Tuesday, November 19

Volvo Epic Split

I've written a lot lately about "prank-vertising" and the rise of the stunt as a way to attract consumer attention.  It's a tactic of high risk because it may alienate the viewer or potentially bore the viewer.  But not if it's strategically aligned with the brand, at least in my book.

Here's a very recent "stunt" caught on advertising film that I think is a perfect example of strategic alignment, not only between the stunt and the brand's core positioning, but also with the talent they used to pull off the stunt and tell the story.

If you listen hard to the messaging, you'll see what I mean.  So well written!  Makes me want to buy a Volvo truck!


It's a great strategic stunt that is not only bringing the core functional and emotional benefits of Volvo to light, but also revitalizing "celebrity" brand for what he too was once known for.  Brilliant.

Have you seen another truck (or celebrity for that matter) differentiate itself so well?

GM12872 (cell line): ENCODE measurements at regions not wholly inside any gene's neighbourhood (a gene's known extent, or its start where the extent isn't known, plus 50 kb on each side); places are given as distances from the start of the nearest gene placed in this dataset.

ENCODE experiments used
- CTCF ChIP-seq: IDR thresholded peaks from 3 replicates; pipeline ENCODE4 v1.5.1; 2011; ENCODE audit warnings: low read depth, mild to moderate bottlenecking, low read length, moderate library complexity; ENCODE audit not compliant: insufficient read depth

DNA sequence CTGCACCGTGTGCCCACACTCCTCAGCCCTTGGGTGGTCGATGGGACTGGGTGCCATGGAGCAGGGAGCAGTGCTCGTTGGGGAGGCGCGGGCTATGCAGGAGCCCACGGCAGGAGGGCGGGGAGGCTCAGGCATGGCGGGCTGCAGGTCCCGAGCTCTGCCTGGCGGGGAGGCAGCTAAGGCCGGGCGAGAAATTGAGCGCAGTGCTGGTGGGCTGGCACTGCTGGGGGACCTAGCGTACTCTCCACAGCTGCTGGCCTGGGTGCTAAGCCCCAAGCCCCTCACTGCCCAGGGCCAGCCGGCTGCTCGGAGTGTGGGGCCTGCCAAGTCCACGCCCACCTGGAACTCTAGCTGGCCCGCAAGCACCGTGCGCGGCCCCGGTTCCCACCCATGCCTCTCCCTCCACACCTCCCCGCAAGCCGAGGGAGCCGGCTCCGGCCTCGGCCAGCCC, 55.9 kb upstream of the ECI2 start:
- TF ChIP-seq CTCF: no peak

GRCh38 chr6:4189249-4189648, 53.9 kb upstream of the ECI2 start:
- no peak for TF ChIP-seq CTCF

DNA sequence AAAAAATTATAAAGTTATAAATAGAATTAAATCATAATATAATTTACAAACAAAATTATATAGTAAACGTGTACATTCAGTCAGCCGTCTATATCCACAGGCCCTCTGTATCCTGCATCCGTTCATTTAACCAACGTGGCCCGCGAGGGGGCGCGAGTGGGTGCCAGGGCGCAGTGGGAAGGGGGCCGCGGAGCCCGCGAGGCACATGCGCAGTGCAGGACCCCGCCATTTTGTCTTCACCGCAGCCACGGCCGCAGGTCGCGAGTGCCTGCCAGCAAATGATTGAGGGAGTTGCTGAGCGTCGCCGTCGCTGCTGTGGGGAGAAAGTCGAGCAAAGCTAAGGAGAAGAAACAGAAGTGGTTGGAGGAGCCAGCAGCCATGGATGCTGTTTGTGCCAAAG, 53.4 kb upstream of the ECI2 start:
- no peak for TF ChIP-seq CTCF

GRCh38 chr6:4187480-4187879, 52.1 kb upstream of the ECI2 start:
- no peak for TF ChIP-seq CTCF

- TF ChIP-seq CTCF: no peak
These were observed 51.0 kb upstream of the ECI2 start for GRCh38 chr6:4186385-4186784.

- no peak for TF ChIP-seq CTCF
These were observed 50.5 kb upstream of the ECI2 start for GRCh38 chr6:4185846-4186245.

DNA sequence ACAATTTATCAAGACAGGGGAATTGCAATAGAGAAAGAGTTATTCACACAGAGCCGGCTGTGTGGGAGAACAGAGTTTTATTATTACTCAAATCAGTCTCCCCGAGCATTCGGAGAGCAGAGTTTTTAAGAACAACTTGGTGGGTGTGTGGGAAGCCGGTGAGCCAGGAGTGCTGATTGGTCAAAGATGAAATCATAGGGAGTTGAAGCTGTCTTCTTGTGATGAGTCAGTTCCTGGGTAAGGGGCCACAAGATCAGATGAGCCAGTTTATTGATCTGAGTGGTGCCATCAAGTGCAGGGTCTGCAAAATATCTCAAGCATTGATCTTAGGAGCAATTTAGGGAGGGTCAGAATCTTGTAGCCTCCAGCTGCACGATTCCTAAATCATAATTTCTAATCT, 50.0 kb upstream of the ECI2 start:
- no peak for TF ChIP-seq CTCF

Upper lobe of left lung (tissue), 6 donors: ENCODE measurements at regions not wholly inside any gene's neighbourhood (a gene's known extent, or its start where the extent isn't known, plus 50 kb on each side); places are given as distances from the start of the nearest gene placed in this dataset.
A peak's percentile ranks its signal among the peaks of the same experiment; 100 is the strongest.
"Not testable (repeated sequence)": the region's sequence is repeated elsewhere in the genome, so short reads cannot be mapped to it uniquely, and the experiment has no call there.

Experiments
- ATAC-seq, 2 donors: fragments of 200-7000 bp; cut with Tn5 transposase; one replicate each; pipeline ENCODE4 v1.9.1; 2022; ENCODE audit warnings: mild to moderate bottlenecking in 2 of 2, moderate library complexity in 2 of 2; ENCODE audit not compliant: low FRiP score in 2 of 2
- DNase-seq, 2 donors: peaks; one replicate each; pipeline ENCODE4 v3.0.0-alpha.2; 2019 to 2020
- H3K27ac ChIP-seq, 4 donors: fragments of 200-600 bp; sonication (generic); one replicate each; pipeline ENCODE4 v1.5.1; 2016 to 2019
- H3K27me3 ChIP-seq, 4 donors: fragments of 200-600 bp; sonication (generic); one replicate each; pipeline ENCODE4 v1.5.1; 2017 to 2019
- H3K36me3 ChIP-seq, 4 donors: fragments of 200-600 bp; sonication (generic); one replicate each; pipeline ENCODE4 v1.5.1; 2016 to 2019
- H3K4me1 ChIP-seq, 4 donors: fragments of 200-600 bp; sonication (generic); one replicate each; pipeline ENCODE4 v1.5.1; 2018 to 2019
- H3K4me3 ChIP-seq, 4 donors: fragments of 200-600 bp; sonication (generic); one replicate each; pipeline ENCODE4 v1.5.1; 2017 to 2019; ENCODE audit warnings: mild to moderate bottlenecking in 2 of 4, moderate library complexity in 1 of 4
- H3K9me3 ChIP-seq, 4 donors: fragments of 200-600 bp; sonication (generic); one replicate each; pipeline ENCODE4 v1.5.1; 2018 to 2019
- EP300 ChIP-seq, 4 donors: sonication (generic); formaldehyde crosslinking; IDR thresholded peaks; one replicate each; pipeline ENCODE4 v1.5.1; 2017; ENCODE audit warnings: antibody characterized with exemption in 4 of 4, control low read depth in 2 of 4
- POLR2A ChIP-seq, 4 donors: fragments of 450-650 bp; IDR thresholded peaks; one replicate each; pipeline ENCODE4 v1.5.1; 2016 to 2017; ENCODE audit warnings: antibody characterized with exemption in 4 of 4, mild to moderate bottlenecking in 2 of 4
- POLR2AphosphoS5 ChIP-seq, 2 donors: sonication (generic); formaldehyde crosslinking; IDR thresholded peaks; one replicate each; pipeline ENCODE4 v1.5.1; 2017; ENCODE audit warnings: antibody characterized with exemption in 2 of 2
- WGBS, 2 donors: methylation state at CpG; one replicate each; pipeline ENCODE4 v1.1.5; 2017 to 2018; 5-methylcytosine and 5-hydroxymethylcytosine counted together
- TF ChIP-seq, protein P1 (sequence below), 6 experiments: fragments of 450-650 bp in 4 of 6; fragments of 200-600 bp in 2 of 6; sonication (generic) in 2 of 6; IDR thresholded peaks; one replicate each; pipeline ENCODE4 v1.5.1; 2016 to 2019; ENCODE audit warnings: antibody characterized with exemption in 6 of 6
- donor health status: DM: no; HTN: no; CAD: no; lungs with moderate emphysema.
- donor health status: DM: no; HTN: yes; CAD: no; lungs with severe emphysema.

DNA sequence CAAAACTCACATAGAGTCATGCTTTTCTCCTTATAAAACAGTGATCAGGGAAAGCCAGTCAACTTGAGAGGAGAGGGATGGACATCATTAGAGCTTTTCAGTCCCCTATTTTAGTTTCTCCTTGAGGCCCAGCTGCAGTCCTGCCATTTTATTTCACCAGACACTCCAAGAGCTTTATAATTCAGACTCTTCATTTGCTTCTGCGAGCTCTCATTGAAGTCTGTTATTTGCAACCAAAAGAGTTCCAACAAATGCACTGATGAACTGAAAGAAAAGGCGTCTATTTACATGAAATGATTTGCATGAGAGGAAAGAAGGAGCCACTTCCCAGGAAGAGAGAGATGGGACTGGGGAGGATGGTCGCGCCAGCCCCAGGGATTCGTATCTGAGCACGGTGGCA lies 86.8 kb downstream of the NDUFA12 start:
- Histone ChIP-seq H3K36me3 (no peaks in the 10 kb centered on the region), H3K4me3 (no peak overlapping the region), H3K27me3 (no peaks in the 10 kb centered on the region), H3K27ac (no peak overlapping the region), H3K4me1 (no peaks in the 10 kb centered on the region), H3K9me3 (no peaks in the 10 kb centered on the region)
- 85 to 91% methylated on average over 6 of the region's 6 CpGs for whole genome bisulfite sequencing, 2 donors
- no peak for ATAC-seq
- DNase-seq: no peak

What's your experience?  Jim.

4 comments:

  1. When I see this sort of thing I go into "How did they do it" mode. I watched it a couple of times full-screen, trying to work out if they filmed it going forward, then reversed the film for dramatic effect - which obviously would be 100x easier to do.

    Sadly, though I can see where the drivers are looking, I can't tell if they are looking in their mirrors, or watching the white marker lines ahead of themselves.

    I guess it really doesn't matter, because the only people who this ad would really matter to are truck drivers and fleet managers, and they would know for sure if the stunt was possible, or if it was 'faked' going forward... still no mean feat.

    Well, I'm not in the market for a new truck any time soon, but there's some brand awareness also, so maybe it's worked on me.

    By the way, there is a typo in your headline... Volve instead of Volvo... probably the reason why they've not found your post yet and sent you a free car!

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  2. Thanks for the perspective and for catching the typo! Jim.

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  3. The stunt was not faked, the trucks really are driving backwards. One is a box truck, the other a semi. It's to highlight Volvo's new "backing up in a straight line" technology.

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